**This webinar will be of interest to doctoral students and researchers, so please do advertise locally. It will also be of interest to librarians wishing to learn more about how EThOS works**.
Details and sign-up here: https://attendee.gotowebinar.com/register/1072813692823727372

 

Project FREYA: How persistent identifiers can connect research together
Thursday 28th May, 2.30-3.30pm
This webinar will showcase the latest developments from the EC-funded FREYA project, including the PID Graph which provides a method to discover the relationships between different researchers and their organisations and find out the full impact of research outputs. It will also describe upcoming developments planned in the final year of the project such as a Common DOI Search.
Details and sign-up here:https://attendee.gotowebinar.com/register/6895938324199891724

 

Please join the British Library for as many of these as you can. They will all last approximately 25-30 minutes with time for questions.

Jisc, UK institutions and Wiley agree ground-breaking open access deal

Bournemouth University authors can now publish Open Access in more than 2,000 Wiley journals at no extra cost!

Jisc and Wiley, a global leader in research and education, have struck a four-year “read and publish” agreement that offers researchers at UK universities open access (OA) publishing in all Wiley journals at no cost to them.

As part of the new agreement, the proportion of OA articles published by UK researchers will increase from 27% to an estimated 85% in year one, with the potential to reach 100% by 2022. The agreement will also enable institutions and their users to access all of Wiley’s journals.

This ground-breaking agreement will enable institutions to control the costs of access and OA publishing. It will also support a simplified process for authors and their institutions, enabling compliance with funder mandates and Plan S.

The agreement begins in March 2020, and all participating Jisc member institutions and affiliated researchers are eligible. The contract has been made publicly available on 31 March 2020.

Research & Knowledge Exchange Development Framework – survey closes in 5 days!

The Research & Knowledge Exchange Framework (RKEDF) is now into its fourth year.  It offers training and development opportunities to academics at all stages of their career, supporting staff to increase their skills, knowledge and capabilities.

The RKEDF offers a range of support including sessions for those who are new to research or to BU, for staff who want to further develop their research careers and for people who want to disseminate their research findings or create an impact plan.

The Research Development & Support team are currently planning activities and sessions for the 2020/21 programme of events and would like to hear your ideas and suggestions.  What’s worked well?  What would you changed?  Are there any other sessions or training materials you’d like to see included?  We’d like to hear both from people who have engaged with the RKEDF and those who haven’t.

Tell us what you think via our survey and be in with a chance of winning one of three £20 Amazon vouchers.  The deadline date is Sunday 15 March.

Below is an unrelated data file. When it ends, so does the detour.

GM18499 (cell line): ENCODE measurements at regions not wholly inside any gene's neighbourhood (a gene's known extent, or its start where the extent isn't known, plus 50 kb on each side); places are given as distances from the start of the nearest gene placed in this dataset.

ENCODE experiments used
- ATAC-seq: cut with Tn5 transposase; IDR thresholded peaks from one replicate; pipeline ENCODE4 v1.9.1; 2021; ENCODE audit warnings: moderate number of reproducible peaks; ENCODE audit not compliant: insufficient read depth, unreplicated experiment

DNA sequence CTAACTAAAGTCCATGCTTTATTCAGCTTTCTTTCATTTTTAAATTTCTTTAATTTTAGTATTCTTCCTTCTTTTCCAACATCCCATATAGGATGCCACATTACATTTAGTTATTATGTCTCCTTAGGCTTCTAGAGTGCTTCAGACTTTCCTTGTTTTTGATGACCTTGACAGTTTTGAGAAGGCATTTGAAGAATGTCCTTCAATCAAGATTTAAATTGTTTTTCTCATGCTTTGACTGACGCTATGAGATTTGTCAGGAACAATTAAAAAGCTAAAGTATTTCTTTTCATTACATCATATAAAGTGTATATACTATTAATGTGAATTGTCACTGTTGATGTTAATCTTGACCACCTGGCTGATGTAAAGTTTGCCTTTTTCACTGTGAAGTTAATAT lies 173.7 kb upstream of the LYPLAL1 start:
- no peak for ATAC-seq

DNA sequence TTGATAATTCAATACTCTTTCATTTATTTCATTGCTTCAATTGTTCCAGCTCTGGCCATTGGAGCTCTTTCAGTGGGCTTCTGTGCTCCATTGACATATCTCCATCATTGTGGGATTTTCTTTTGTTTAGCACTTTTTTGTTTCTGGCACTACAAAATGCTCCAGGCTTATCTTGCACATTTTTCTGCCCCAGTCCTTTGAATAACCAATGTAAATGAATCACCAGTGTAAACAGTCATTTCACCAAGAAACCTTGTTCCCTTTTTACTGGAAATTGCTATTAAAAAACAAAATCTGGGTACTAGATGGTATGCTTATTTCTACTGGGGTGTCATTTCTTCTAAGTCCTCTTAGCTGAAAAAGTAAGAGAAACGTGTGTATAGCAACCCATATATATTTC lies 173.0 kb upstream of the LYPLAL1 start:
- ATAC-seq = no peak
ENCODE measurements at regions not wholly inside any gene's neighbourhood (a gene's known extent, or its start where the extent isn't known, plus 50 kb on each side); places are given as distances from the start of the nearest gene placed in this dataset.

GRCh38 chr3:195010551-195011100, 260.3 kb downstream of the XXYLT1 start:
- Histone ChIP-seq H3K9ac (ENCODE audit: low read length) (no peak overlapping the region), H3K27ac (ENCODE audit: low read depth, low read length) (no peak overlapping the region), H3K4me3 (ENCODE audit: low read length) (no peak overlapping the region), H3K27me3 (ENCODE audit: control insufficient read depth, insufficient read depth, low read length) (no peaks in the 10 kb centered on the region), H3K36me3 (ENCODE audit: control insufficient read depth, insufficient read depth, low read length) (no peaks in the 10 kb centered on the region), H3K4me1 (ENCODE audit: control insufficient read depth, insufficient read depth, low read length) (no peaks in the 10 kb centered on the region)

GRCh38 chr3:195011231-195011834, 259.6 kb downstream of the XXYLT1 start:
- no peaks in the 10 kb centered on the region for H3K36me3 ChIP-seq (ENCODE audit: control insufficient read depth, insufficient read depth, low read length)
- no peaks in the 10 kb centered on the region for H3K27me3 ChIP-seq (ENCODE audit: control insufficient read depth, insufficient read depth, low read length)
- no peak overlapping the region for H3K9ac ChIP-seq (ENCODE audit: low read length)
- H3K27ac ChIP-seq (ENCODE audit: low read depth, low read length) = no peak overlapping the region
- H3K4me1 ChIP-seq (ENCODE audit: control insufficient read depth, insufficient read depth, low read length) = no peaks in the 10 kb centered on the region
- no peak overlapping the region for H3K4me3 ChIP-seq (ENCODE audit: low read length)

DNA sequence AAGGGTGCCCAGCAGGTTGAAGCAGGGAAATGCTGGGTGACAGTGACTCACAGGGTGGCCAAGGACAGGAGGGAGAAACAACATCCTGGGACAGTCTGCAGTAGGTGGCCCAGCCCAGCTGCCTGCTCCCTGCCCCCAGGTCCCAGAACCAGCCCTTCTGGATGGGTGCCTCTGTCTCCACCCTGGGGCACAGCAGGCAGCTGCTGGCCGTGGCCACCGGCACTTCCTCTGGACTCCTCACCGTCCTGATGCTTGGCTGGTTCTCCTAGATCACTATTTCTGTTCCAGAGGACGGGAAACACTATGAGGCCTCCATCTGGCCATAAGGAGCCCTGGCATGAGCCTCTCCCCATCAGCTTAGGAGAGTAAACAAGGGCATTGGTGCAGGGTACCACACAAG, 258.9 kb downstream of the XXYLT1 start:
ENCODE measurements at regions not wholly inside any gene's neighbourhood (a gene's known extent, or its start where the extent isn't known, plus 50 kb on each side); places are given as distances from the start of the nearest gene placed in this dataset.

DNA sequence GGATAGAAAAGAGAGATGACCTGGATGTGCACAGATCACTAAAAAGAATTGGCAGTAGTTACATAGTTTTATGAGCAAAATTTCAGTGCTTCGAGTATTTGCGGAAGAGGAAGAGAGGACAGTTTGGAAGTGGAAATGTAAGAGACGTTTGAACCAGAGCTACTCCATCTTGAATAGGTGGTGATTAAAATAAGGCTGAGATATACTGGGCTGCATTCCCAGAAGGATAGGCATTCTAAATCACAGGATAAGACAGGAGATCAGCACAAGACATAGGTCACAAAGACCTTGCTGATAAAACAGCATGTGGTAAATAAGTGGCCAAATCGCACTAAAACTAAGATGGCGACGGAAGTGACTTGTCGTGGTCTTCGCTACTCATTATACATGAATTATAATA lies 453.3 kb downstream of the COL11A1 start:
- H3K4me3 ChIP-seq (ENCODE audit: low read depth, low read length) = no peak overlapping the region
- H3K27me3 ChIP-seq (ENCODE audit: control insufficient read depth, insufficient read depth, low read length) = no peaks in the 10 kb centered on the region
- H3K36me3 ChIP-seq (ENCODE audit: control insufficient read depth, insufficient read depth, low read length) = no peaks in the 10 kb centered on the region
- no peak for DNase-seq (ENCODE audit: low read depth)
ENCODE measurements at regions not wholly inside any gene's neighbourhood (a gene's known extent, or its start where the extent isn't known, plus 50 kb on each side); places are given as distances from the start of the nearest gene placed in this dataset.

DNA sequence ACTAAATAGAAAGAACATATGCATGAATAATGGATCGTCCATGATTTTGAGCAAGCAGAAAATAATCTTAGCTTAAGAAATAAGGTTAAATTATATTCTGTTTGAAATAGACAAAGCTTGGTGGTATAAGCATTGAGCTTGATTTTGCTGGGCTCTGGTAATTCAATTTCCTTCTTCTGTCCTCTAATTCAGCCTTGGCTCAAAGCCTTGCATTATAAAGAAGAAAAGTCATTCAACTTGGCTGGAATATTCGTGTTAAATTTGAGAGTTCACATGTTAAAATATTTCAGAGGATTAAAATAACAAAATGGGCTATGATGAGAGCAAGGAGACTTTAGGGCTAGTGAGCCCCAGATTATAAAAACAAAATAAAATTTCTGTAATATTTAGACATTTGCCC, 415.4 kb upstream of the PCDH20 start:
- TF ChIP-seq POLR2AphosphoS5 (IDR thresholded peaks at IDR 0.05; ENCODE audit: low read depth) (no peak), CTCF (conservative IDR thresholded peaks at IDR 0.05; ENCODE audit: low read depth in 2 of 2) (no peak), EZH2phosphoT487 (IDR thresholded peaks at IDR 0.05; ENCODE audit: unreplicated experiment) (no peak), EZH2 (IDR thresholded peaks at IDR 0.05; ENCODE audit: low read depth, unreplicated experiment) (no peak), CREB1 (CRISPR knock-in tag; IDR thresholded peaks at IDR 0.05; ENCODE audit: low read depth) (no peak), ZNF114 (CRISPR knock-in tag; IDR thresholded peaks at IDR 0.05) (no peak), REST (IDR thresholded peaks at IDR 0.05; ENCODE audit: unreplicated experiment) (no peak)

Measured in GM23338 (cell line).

Nominate your outputs now for the BU REF Mock exercise 2020

The BU REF Mock Exercise 2020 has just been launched on BRIAN.

Please select up to 5 of your research outputs for inclusion in the exercise by 8th March. Instructions on how to do this would have been disseminated to you via email.

Selected outputs should:

  • Embody original research. For the purposes of the REF, research is defined as a process of investigation leading to new insights, effectively shared. See Guidance on Submissions – Annex C, p.90;
  • Have been published after 1 January 2014;
  • Have been accepted for publication as a minimum and due to be published before 31 December 2020.

In some cases, additional supporting information will be needed to accompany your submission. Supporting information can be supplied either via the relevant textbox in BRIAN or, if preferred, uploaded as an attachment to your output, e.g. Word document or PDF. UOA-specific details of the REF requirements for supporting information are included in the guidance attached. See also Panel Criteria and Working Methods, Annex B, pp.90-92 and the related sections indicated.

For information on the REF2021 Submission process at Bournemouth University, please refer to the REF 2021 Code of Practice.

If you have queries about selecting outputs please feel free to contact ref@bournemouth.ac.uk (especially if it is a technical/BRIAN query) or a member of the UOA team who will be happy to help.

How to get published in an academic journal – FREE WEBINAR

How to get published in an academic journal

Date: Tuesday, March 3, 2020
Time: 8 am PT / 11 am ET / 4 pm GMT / 5 pm CET

What can I do to increase the chances of having my paper accepted? How long does it take for an article to get published? Who are good contacts to reach out to for more information about my article along the way? How can I play a role in the dissemination of my paper? Our free webinar will guide you through the author journey, from beginning to end. Featuring Jessica Lipowski, Publishing Editor at SAGE, and a panel of Editors-in-Chief from various disciplines, including management, medicine, and health, this webinar will break down each step of the process and detail best practices for authors or those who want to be authors, as well as answer your questions about the process.